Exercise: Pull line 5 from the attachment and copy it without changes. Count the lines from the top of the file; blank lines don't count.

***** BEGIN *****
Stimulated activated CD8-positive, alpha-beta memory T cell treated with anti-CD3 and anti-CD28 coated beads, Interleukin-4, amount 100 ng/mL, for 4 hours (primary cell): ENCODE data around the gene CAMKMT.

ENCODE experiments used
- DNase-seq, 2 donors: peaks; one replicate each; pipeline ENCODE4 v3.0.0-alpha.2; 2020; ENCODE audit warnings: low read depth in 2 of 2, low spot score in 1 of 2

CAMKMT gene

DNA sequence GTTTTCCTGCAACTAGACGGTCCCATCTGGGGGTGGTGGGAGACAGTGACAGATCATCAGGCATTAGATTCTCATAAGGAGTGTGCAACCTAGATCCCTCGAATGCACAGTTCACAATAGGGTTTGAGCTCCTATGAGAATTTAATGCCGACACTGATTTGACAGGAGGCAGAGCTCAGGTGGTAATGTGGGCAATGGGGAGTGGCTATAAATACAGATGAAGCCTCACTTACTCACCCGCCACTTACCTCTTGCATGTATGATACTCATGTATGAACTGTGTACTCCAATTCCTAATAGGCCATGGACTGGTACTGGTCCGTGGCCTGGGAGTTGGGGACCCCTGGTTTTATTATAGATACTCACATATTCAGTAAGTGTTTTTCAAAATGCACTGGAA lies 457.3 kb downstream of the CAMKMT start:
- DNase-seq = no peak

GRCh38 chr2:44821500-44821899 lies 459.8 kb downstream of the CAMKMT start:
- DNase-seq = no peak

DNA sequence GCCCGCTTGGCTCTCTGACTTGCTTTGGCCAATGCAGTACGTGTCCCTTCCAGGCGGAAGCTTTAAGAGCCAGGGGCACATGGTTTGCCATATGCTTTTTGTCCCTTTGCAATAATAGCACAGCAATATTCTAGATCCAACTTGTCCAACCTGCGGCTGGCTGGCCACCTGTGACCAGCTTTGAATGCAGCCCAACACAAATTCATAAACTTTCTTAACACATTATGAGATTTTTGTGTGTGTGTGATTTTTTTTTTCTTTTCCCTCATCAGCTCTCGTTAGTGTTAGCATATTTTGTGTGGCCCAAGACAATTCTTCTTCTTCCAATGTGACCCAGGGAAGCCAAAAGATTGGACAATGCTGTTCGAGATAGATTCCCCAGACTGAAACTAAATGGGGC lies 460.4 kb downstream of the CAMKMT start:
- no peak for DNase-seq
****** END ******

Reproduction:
DNA sequence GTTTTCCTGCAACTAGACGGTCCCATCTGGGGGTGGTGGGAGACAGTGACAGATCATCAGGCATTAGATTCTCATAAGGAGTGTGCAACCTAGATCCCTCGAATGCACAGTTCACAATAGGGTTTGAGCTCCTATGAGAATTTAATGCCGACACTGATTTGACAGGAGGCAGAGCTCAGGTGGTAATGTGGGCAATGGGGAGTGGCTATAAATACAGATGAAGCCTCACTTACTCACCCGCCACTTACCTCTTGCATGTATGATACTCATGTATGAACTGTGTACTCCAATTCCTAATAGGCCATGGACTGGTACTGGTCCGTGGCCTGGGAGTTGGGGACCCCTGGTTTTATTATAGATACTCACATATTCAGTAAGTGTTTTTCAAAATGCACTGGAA lies 457.3 kb downstream of the CAMKMT start: